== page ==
The Joplin Globe, Joplin, MO

Local News

September 23, 2012

Andra Bryan Stefanoni: Weather tricks plants into blooming late

PITTSBURG, Kan. — It took me a few days to adjust my reaction when opening my front door from “I can barely breathe because of the heat and I just may pass out,” to “Wow. This is delightful. I think I’ll sit on the porch for a while.”

Like many of you, we’ve turned off our air conditioning, opened up the house and are eating more meals outside. I actually mowed last week. Grass. And it was green.

Now, I’m full into this glorious fall.

But the nonhumans on our property seem to have had a slightly harder time adapting to the sudden change. They are, quite simply, confused. I say this because when I opened my son’s bedroom blinds last Thursday, I thought I had put my contacts in wrong.

There were blossoms on one of our pear trees.

Remember blossoms? Those white, flowery things that show up when plants get enough moisture and mild temperatures? In all my years of gardening and yard maintenance, I have never, ever seen a spring-flowering plant do so in the fall. Ever.

So I posted photographic evidence on Facebook, just to see if there were others with vegetation exhibiting wacky weather reactions. There were.

Pittsburg resident Jean Winters said she has seen several Bradford pear trees blooming around town. Most of them lost lots of leaves during the dry spell, and now that it has rained they think it is spring, she theorized. Last week, she even saw a spring flowering magnolia blooming on Quincy Street.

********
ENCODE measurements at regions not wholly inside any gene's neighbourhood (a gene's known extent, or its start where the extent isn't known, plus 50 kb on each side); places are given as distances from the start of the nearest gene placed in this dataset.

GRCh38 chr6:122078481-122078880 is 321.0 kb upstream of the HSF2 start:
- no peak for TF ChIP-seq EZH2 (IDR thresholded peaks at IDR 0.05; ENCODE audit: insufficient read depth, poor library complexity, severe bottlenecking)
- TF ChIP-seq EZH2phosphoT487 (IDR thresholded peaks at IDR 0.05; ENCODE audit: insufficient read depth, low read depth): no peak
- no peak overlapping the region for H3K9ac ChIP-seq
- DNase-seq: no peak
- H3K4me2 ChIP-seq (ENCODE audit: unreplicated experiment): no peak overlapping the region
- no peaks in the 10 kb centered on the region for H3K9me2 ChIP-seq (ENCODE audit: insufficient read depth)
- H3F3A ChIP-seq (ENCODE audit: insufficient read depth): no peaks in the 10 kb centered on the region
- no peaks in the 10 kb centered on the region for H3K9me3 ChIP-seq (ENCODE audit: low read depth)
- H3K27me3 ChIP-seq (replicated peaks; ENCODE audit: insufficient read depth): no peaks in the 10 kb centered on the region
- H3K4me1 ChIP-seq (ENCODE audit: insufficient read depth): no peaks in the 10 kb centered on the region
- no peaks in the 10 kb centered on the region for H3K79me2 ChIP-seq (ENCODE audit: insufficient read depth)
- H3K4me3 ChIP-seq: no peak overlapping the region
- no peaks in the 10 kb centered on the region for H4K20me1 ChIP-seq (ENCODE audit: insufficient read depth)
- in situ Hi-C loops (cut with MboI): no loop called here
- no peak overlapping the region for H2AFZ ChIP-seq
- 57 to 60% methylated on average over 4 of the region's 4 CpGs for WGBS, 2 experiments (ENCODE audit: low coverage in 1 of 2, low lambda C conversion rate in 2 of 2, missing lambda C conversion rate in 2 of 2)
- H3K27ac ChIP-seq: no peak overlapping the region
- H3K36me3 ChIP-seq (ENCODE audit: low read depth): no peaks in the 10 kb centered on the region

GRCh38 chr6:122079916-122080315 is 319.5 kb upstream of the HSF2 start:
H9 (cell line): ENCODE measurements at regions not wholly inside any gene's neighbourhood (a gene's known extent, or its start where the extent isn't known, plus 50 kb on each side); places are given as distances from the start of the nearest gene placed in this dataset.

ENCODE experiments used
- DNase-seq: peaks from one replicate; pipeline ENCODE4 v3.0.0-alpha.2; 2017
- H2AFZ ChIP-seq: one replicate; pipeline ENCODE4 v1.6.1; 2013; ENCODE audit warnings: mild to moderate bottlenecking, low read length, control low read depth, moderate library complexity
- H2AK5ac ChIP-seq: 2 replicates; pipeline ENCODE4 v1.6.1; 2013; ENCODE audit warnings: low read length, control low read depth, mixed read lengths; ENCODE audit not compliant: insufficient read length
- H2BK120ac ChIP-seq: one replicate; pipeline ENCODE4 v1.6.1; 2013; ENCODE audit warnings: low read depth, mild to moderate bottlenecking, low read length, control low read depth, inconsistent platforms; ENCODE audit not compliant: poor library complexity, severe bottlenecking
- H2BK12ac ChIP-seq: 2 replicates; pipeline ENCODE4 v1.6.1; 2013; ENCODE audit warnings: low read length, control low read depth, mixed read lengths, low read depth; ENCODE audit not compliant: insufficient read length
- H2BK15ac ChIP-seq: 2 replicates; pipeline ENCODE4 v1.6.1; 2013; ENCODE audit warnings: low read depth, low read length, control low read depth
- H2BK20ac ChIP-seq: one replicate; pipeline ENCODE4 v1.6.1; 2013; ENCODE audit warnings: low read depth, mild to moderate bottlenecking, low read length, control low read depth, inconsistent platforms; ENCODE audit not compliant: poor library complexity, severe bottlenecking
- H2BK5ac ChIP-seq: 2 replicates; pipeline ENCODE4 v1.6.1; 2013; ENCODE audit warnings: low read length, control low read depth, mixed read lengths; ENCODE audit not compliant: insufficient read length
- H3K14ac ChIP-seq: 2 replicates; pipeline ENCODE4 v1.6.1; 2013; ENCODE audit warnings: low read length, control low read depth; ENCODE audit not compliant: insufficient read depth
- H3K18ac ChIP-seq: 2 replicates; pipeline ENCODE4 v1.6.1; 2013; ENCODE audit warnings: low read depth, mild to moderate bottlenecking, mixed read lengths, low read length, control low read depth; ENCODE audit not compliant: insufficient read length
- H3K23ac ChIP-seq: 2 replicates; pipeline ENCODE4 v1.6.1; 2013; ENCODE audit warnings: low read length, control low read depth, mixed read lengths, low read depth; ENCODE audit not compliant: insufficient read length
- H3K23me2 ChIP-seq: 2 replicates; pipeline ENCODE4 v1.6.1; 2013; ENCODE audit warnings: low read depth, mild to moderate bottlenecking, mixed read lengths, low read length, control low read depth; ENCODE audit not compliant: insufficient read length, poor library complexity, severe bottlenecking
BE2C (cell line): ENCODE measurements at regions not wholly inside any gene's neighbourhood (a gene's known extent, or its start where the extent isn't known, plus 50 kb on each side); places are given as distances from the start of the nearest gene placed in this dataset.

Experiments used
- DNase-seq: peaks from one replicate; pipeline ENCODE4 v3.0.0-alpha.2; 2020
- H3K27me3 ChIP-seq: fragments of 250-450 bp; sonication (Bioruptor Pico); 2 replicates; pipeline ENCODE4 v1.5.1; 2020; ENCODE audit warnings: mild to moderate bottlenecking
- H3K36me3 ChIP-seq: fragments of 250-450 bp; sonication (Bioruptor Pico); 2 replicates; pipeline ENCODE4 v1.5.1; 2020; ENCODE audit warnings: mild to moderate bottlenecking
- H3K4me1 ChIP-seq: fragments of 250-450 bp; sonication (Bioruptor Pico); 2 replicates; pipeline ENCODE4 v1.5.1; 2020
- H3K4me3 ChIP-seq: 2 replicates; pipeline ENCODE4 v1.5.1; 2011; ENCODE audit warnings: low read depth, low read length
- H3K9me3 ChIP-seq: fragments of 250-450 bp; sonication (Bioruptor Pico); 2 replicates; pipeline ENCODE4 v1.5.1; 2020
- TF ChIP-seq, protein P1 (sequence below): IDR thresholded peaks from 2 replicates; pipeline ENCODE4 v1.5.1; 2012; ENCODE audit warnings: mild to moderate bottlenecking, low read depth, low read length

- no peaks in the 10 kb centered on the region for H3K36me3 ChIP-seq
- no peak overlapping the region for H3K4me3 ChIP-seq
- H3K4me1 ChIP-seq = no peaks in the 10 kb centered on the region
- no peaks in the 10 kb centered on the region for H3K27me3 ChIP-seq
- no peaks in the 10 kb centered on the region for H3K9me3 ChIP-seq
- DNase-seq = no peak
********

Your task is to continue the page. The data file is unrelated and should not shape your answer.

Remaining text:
I took a drive Friday, and sure enough, it’s blooming.

Laura Lee Washburn, also of Pittsburg, told me that her young hibiscus had started blooming again, although the big ones aren’t. Being older and wiser, they must have caught on more quickly to Mother Nature’s tricks.

Laura’s hostas that had died during the unending heat this summer also sprouted back up again with new leaves — another thing I’ve never seen in my garden. Traditionally, once hostas are done, they’re done.

Pittsburg resident Karen Sooter shared that she had seen a crabapple in full bloom the same morning of my pear tree blossom sighting, and a lilac bush in partial bloom in the same yard. One of her friends confirmed that a spring blooming bush is blooming again, as well.

Sooter theorized, like Winters, that the drought, followed by rain and wonderful “California type” temperatures, reset the plants’ biological clocks, so to speak.

The rebirth doesn’t appear to be limited to Pittsburg. A Carl Junction friend, Tara Harris, tells me that her hydrangea has blooms.

It may be weird, but I won’t complain. As my oldest son reasoned, after what we all endured through the summer, we deserve a few blooms. Yes, yes we do.

And what’s happening in your neck of the woods?

Follow Andra Stefanoni on Facebook at facebook.com/andrajournalist and on Twitter @AndraStefanoni.

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